“I am proud to be a brick in the statistics building of the PRC”

The Wall Street Journal’s Sky Canaves reports on some of the festivities in store as China gets ready to celebrate the current government’s founding: As part of the myriad activities planned to commemorate the 60th anniversary of the founding of the People’s Republic of China on Oct. 1, the normally staid National Bureau of Statistics ...

582724_090803_china_ticker25.jpg
582724_090803_china_ticker25.jpg

The Wall Street Journal's Sky Canaves reports on some of the festivities in store as China gets ready to celebrate the current government's founding:

As part of the myriad activities planned to commemorate the 60th anniversary of the founding of the People’s Republic of China on Oct. 1, the normally staid National Bureau of Statistics is letting its hair down a bit.

The Wall Street Journal’s Sky Canaves reports on some of the festivities in store as China gets ready to celebrate the current government’s founding:

As part of the myriad activities planned to commemorate the 60th anniversary of the founding of the People’s Republic of China on Oct. 1, the normally staid National Bureau of Statistics is letting its hair down a bit.

The NBS has launched a call for submissions of writings celebrating the PRC’s big birthday as part of campaign called “Statistical Feelings: Together We Go – Celebrating the 60th Anniversary of the Founding of New China.” The campaign is intended to boost the patriotic feelings and confidence of statisticians in their work, according to the bureau’s Web site.

Excited yet? Canaves and the WSJ team translate and provide a look inside the minds and patriotism of Chinese statisticians: 

So far, about a dozen entries have been posted, encompassing the genres of prose, poetry and song. One essay, submitted by an employee of the NBS industrial division, is titled “I Am Proud to Be a Brick in the Statistics Building of the PRC,” and reads like a prose poem, each paragraph leading with the title’s refrain.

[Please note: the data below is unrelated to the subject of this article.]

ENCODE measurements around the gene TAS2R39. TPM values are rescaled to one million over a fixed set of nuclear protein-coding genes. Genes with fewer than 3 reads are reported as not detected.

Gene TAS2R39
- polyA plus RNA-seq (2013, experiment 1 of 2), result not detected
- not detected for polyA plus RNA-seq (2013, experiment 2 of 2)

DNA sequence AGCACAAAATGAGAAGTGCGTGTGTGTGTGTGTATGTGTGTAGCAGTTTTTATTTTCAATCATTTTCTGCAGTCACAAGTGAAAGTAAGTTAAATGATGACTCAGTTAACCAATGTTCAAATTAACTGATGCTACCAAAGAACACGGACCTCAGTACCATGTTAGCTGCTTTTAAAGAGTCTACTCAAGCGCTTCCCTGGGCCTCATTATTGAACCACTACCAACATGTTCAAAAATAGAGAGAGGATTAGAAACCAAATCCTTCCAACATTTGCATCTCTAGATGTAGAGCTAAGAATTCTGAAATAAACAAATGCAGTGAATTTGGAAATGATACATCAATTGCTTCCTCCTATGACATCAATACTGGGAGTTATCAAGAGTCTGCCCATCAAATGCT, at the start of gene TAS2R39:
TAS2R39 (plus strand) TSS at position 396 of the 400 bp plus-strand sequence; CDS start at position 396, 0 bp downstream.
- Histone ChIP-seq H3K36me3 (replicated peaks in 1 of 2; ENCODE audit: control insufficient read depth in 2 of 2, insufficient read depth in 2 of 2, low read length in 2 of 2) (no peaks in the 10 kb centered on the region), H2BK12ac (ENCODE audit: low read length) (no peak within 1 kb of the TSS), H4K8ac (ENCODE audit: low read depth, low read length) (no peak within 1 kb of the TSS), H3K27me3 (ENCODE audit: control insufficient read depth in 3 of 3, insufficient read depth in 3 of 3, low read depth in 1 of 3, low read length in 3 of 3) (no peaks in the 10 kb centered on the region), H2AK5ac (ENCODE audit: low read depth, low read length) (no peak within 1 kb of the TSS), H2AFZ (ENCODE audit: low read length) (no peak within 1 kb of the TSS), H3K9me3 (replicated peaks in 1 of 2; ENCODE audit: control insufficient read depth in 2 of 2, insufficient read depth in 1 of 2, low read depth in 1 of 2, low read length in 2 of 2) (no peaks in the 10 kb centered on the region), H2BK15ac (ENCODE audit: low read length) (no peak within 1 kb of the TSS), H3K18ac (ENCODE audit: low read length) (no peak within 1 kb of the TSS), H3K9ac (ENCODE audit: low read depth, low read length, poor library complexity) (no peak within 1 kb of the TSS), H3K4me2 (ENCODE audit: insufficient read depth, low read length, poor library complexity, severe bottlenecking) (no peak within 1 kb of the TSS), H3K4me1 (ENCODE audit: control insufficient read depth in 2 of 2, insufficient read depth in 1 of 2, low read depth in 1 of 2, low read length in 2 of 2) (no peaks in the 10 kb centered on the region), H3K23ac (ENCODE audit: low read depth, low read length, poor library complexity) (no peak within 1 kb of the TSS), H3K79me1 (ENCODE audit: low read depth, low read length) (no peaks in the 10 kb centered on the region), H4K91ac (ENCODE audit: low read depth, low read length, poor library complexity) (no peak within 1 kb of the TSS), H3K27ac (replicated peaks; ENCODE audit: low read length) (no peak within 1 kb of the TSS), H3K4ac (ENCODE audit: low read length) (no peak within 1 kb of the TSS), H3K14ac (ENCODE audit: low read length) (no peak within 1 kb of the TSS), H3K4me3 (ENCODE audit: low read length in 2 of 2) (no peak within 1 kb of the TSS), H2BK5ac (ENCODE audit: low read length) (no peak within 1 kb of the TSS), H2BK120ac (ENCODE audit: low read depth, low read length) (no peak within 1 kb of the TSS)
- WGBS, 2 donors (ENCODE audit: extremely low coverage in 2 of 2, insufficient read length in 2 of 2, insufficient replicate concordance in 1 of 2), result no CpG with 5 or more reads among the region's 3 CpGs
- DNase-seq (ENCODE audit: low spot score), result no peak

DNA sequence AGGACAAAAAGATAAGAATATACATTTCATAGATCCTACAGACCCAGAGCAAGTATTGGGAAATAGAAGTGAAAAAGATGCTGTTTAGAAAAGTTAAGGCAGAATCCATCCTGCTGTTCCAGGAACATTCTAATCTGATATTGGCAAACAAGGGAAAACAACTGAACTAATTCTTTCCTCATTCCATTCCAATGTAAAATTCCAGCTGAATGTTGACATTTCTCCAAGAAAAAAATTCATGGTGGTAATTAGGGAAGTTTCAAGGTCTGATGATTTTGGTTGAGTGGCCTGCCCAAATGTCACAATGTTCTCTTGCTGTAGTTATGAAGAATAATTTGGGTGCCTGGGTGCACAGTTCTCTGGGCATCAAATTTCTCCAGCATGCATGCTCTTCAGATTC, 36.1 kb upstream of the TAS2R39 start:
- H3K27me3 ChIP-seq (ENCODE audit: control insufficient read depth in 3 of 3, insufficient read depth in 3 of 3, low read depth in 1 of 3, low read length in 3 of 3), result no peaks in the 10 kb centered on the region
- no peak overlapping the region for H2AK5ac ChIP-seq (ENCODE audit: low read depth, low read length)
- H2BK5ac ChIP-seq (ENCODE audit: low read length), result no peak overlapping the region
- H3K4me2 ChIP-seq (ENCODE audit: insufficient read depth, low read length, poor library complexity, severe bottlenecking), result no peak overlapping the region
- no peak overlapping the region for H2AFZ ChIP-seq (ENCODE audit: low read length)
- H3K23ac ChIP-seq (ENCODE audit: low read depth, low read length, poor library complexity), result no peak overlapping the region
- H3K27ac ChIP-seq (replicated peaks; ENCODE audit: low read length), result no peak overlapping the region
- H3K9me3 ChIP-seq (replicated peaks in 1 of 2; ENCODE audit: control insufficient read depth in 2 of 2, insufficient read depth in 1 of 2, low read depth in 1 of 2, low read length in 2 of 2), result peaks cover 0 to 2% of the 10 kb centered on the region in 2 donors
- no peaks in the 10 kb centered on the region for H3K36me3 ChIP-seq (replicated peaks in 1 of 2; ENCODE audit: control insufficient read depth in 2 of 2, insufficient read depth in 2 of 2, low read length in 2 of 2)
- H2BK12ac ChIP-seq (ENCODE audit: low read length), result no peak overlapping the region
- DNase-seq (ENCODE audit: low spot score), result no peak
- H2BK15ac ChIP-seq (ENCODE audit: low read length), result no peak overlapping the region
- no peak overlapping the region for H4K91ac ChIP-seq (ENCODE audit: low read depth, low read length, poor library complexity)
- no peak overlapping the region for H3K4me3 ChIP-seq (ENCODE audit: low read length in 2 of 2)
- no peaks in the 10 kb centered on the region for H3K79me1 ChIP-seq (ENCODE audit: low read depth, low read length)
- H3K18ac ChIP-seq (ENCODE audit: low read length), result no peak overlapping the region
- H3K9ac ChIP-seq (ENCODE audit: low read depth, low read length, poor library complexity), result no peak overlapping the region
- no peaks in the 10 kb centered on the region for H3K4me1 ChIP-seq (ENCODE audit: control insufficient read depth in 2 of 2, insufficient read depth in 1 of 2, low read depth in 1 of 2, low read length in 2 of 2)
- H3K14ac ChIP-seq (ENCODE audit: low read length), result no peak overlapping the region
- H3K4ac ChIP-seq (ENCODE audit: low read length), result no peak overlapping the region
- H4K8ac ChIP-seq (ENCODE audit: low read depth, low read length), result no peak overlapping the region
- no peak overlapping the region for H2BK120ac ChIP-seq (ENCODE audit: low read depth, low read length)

A poem, “Love the Homeland, Love Statistics,” includes the following stanza:

Life
Some mock me for doing statistics
Some loathe me and statistics
Some don’t understand what statistics are
Why is it that statistics
Put a calm smile on my face?
Because of statistics
I can solve the deepest mysteries
Because of statistics
I will not be lonely again, playing in the data
Because of statistics
I can rearrange the stars in the skies above
Because of statistics
My life is different, more meaningful
I love my life, my statistics

I have a sudden thirst for data. 

PHILIPPE LOPEZ/AFP/Getty Images

<p> Michael Wilkerson, a journalist and former Fulbright researcher in Uganda, is a graduate student in politics at Oxford University, where he is a Marshall Scholar. </p>

More from Foreign Policy

An illustration shows George Kennan, the father of Cold War containment strategy.
An illustration shows George Kennan, the father of Cold War containment strategy.

Is Cold War Inevitable?

A new biography of George Kennan, the father of containment, raises questions about whether the old Cold War—and the emerging one with China—could have been avoided.

U.S. President Joe Biden speaks on the DISCLOSE Act.
U.S. President Joe Biden speaks on the DISCLOSE Act.

So You Want to Buy an Ambassadorship

The United States is the only Western government that routinely rewards mega-donors with top diplomatic posts.

Chinese President Xi jinping  toasts the guests during a banquet marking the 70th anniversary of the founding of the People's Republic of China on September 30, 2019 in Beijing, China.
Chinese President Xi jinping toasts the guests during a banquet marking the 70th anniversary of the founding of the People's Republic of China on September 30, 2019 in Beijing, China.

Can China Pull Off Its Charm Offensive?

Why Beijing’s foreign-policy reset will—or won’t—work out.

Turkish Defense Minister Hulusi Akar chairs a meeting in Ankara, Turkey on Nov. 21, 2022.
Turkish Defense Minister Hulusi Akar chairs a meeting in Ankara, Turkey on Nov. 21, 2022.

Turkey’s Problem Isn’t Sweden. It’s the United States.

Erdogan has focused on Stockholm’s stance toward Kurdish exile groups, but Ankara’s real demand is the end of U.S. support for Kurds in Syria.